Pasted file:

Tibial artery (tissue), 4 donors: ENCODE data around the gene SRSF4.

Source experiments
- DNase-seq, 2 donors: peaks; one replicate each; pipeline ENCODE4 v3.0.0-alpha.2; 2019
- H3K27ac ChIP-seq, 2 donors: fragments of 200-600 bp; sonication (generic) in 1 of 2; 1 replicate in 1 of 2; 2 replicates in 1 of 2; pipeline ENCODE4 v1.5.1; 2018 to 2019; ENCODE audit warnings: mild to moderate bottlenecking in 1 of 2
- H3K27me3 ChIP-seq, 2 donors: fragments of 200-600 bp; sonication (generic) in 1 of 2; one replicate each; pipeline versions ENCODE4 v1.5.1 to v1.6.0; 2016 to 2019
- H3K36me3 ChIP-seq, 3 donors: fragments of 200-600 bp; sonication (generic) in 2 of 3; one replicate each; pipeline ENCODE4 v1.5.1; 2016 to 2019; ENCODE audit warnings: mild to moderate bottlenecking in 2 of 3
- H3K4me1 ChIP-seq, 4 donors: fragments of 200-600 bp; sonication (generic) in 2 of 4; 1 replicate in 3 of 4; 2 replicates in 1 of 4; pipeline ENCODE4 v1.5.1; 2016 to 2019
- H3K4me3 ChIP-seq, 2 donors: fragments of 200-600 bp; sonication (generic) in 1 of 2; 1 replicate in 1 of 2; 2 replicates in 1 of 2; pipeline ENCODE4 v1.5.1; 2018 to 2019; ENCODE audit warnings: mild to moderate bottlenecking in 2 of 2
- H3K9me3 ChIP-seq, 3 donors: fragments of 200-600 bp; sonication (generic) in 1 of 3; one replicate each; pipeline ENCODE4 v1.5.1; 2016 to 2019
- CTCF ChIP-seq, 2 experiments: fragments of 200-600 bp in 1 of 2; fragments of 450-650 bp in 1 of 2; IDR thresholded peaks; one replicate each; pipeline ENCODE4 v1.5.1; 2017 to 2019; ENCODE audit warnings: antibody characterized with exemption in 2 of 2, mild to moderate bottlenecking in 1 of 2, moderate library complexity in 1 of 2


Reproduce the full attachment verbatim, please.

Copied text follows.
Tibial artery (tissue), 4 donors: ENCODE data around the gene SRSF4.

Source experiments
- DNase-seq, 2 donors: peaks; one replicate each; pipeline ENCODE4 v3.0.0-alpha.2; 2019
- H3K27ac ChIP-seq, 2 donors: fragments of 200-600 bp; sonication (generic) in 1 of 2; 1 replicate in 1 of 2; 2 replicates in 1 of 2; pipeline ENCODE4 v1.5.1; 2018 to 2019; ENCODE audit warnings: mild to moderate bottlenecking in 1 of 2
- H3K27me3 ChIP-seq, 2 donors: fragments of 200-600 bp; sonication (generic) in 1 of 2; one replicate each; pipeline versions ENCODE4 v1.5.1 to v1.6.0; 2016 to 2019
- H3K36me3 ChIP-seq, 3 donors: fragments of 200-600 bp; sonication (generic) in 2 of 3; one replicate each; pipeline ENCODE4 v1.5.1; 2016 to 2019; ENCODE audit warnings: mild to moderate bottlenecking in 2 of 3
- H3K4me1 ChIP-seq, 4 donors: fragments of 200-600 bp; sonication (generic) in 2 of 4; 1 replicate in 3 of 4; 2 replicates in 1 of 4; pipeline ENCODE4 v1.5.1; 2016 to 2019
- H3K4me3 ChIP-seq, 2 donors: fragments of 200-600 bp; sonication (generic) in 1 of 2; 1 replicate in 1 of 2; 2 replicates in 1 of 2; pipeline ENCODE4 v1.5.1; 2018 to 2019; ENCODE audit warnings: mild to moderate bottlenecking in 2 of 2
- H3K9me3 ChIP-seq, 3 donors: fragments of 200-600 bp; sonication (generic) in 1 of 3; one replicate each; pipeline ENCODE4 v1.5.1; 2016 to 2019
- CTCF ChIP-seq, 2 experiments: fragments of 200-600 bp in 1 of 2; fragments of 450-650 bp in 1 of 2; IDR thresholded peaks; one replicate each; pipeline ENCODE4 v1.5.1; 2017 to 2019; ENCODE audit warnings: antibody characterized with exemption in 2 of 2, mild to moderate bottlenecking in 1 of 2, moderate library complexity in 1 of 2